Fascinating floss facts

Dental floss is something you probably don’t spend much time thinking about. While you probably have at least one tiny box of this waxed nylon thread somewhere in your house, what do you really know about it? Here are six interesting facts about floss.

1. Dental floss is a fairly recent invention

Along with jazz, New Orleans gave the world another gift — dental floss. A New Orleans dentist, Levi Spear Parmly, is credited with inventing it 1815, when he recommended a thin silk thread for cleaning between teeth. He later described it in his book A Practical Guide to the Management of the Teeth.

2. You probably need more floss than you think you do

The American Dental Association (ADA) recommends using 18 inches of floss daily. That’s almost 183 yards annually — nearly the length of two football fields!

3. Some people will floss with pretty much anything

When it comes to flossing, people like to get creative. Many people have used something other than floss between their teeth, according to an ADA survey found. And that “something” can be pretty alarming:


61% say they’ve used their fingernails


40% have used paper or a card


21% have use a fork, knife or other cutlery

Safety pins

14% have, for some reason, tried to floss with a safety pin

Not surprisingly, 42% say they’ve felt pain as a result of using these unusual items to remove things from their teeth. Thankfully, most of the people surveyed said they also knew that using these items to floss was a bad idea.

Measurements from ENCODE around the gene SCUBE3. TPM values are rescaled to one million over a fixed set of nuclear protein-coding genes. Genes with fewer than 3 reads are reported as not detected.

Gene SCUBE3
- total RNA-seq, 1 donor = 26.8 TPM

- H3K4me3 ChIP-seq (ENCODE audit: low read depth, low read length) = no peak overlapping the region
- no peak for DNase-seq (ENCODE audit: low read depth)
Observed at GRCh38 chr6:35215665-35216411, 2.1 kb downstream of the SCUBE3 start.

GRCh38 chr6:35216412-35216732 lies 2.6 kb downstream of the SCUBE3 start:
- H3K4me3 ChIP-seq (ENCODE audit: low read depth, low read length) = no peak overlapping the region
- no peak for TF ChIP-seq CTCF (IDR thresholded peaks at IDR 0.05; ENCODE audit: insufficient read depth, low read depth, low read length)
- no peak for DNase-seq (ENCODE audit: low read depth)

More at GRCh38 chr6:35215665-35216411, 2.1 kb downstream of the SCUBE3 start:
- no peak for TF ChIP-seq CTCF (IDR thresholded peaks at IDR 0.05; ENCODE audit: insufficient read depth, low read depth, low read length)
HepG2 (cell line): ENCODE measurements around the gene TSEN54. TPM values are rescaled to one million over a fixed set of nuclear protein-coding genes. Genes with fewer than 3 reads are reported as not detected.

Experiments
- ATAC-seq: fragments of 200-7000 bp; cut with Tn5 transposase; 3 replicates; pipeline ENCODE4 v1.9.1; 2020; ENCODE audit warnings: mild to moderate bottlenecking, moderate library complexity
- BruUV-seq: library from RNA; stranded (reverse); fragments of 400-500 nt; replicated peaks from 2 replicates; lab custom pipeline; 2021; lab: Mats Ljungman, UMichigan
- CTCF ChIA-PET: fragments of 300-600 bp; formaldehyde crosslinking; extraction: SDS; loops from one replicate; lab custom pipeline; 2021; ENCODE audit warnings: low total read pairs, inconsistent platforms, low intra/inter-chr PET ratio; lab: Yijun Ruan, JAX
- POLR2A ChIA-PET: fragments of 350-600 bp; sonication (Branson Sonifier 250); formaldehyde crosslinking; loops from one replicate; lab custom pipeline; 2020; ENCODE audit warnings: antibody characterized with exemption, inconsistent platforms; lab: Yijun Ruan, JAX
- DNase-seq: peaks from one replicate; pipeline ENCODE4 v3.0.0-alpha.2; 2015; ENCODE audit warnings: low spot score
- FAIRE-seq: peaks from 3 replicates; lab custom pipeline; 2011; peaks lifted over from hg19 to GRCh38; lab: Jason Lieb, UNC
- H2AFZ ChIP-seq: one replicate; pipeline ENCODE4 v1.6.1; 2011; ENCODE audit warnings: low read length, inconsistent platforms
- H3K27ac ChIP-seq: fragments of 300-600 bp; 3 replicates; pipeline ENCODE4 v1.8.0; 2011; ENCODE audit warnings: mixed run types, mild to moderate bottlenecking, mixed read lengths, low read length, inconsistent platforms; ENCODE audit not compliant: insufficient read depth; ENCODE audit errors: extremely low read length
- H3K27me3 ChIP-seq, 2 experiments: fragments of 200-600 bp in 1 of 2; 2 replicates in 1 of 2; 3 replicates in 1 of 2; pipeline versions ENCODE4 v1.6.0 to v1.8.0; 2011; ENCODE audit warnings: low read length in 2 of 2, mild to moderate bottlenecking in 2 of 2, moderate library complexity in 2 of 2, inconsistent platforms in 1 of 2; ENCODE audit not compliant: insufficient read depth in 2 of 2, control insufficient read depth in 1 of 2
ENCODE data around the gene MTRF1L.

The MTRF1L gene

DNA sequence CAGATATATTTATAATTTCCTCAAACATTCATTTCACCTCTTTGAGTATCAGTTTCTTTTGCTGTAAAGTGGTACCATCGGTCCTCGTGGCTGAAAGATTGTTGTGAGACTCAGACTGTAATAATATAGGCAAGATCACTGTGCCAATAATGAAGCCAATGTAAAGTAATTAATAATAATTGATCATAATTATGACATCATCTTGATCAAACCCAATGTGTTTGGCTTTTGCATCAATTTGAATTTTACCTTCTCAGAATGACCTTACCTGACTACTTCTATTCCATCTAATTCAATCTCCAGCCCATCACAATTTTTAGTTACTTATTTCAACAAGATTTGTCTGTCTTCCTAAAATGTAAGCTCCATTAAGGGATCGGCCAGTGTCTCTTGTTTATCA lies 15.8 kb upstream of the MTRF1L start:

4. Some people won’t floss at all

According to the same survey, 8% of people never have worry about running out of dental floss — because they never use any. More than half of those people say they don’t floss because it’s too time consuming. Another reason people gave for not flossing was because they found it painful. And 9% said they won’t floss because it's because it’s gross and you can’t make me!

Another 44% of those surveyed admit they’ve exaggerated about how much they floss when asked by their dentist. (They lied.)

That’s a shame, because flossing does about 40% of the work required to remove decay-causing plaque from your teeth.

5. Flossing isn’t that difficult

The ADA recommends following these simple steps (PDF) to ensure that your flossing is effective:

• Wind the floss around your middle finger on one hand, and then the other.

• Hold the floss tightly between your thumbs and forefingers and insert it gently between your teeth.

• Curve the floss into a “C” shape against the side of your tooth.

• Keeping it pressed against your tooth, rub the floss gently up and down.

• Floss all your teeth — don’t forget to get behind your back teeth!

6. Dental floss is useful for more than teeth

Floss: It’s not just for teeth anymore. Believe it or not, dental floss is a versatile kitchen tool. Unused, unfavored floss works great for cutting cake, dough and soft cheeses, such as fresh mozzarella and goat cheese.

So when it comes to dental floss, remember that flossing daily is a vital part of your dental health routine. It protects you from cavities, gum disease and tooth loss. And it’s far less gross — and expensive — than a mouth full of cavities.